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Hiroshima Mass Market Paperback – March 4, 1989
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“One of the great classics of the war.” —The New Republic
“Everyone able to read should read it.” —Saturday Review of Literature
From the Inside Flap
Almost four decades after the original publication of this celebrated book, John Hersey went back to Hiroshima in search of the people whose stories he had told. His account of what he discovered about them is now the eloquent and moving final chapter of Hiroshima.
- Lexile measure : 1190L
- Item Weight : 3.04 ounces
- Mass Market Paperback : 160 pages
- ISBN-10 : 0679721037
- ISBN-13 : 978-0679721031
- Dimensions : 4.17 x 0.43 x 6.85 inches
- Publisher : Vintage; Reprint edition (March 4, 1989)
- Language: : English
- Best Sellers Rank: #82,913 in Books (See Top 100 in Books)
- Customer Reviews:
Top reviews from the United States
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As far as the content, it is probably an essential read for adults, but explicitly graphic. My 13 year old started to read it as part of a homeschool class, and had to stop because she couldn't handle the gore.
Original review: I rarely read reviews for books that have been on my "need to read list." That was unfortunate here. This is a book everyone should read. The book itself would earn a 5-star review from me. My 1-star review here is based on the paperback version published by BN Publishing. The BN edition is nothing more than a low-quality photocopy of the book. You can tell immediately notice something odd by the cover, which is muddy looking as a low-res scan of a color image would be. The printing is exceedingly light, has blotches throughout (as if they couldn't bother cleaning the scan glass), and is missing the Chapter 5 summary of later editions. These problems are not present in the hardcover or mass-market paperback edition. My recommendation is definitely buy the book, just not the BN rip-off edition.
Even though the story was overwhelming, I found the people's stories very touching and immensely human. The fact that they did not simply give up. The fact that they tried to help one another, the fact that they somehow made it through whilst tens of thousands of others did not; this is what I have taken away from this book.
I truly feel this should be read by all students as they learn about WWII
Top reviews from other countries
Hershey’s book follows the lives of six individuals who survived the sheer devastation caused by the dropping of the Atomic Bomb in Hiroshima. He manages to achieve this in such a way that his narration is barely noticeable, it is as if the characters are telling their own story.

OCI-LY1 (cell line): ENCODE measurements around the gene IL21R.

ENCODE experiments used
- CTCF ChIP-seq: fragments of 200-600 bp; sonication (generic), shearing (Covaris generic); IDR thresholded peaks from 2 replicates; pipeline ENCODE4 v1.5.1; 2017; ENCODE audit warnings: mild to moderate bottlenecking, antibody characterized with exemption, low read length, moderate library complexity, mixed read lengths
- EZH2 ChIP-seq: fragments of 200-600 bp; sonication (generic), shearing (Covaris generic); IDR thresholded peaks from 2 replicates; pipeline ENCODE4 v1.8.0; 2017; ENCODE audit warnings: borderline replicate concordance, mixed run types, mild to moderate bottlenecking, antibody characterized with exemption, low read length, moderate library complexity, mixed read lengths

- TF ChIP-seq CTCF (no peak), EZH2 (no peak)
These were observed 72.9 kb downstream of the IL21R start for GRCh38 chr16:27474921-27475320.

In this way we get to experience the horror and suffering through the eyes of the victims themselves.
This book is not about shock and gore; it is a good example of how a story told gently and with compassion can sometimes have a far greater impact.
I’d recommend it to anyone who wants to read a good well written account of what happens to ordinary people when nuclear and atomic bombs are used on them.
Those people who are looking for a history of the Manhattan Project or for information on the war in the Pacific will not find it here… but that was not the book Hershey was trying to write…
Yet isn't it dreadful how decades of exposure to media bias can introduce cynicism even to a piece such as this? Looking back at Mr Hersey's work, it would be difficult to create a more 'deserving' cross-section of survivors to a Western audience in 1946. Two medics (one from the neutral Red Cross hospital), a Reverend (with pre-war friends in the USA), a war widow struggling with three small children (whose soldier husband died in the fall of Singapore and therefore less associated with later wartime atrocities), a Jesuit priest (one of literally a handful of Westerners in the city), a young female clerk whose father does war work ('making rubber ear plugs for gun crew' ; surely the most non-controversial 'war work' ever devised?).
Mr Hersey's compelling book describes the appalling impact on many others, including soldiers, yet his selection of the key dramatis personae is interesting. If you haven't read it, you should.
but had misplaced his copy. He was so pleased but sadly, he didn't finish it before he passed away (at 82 years) last year.
It is now on my bookshelf awaiting a time I can bring myself to read it too.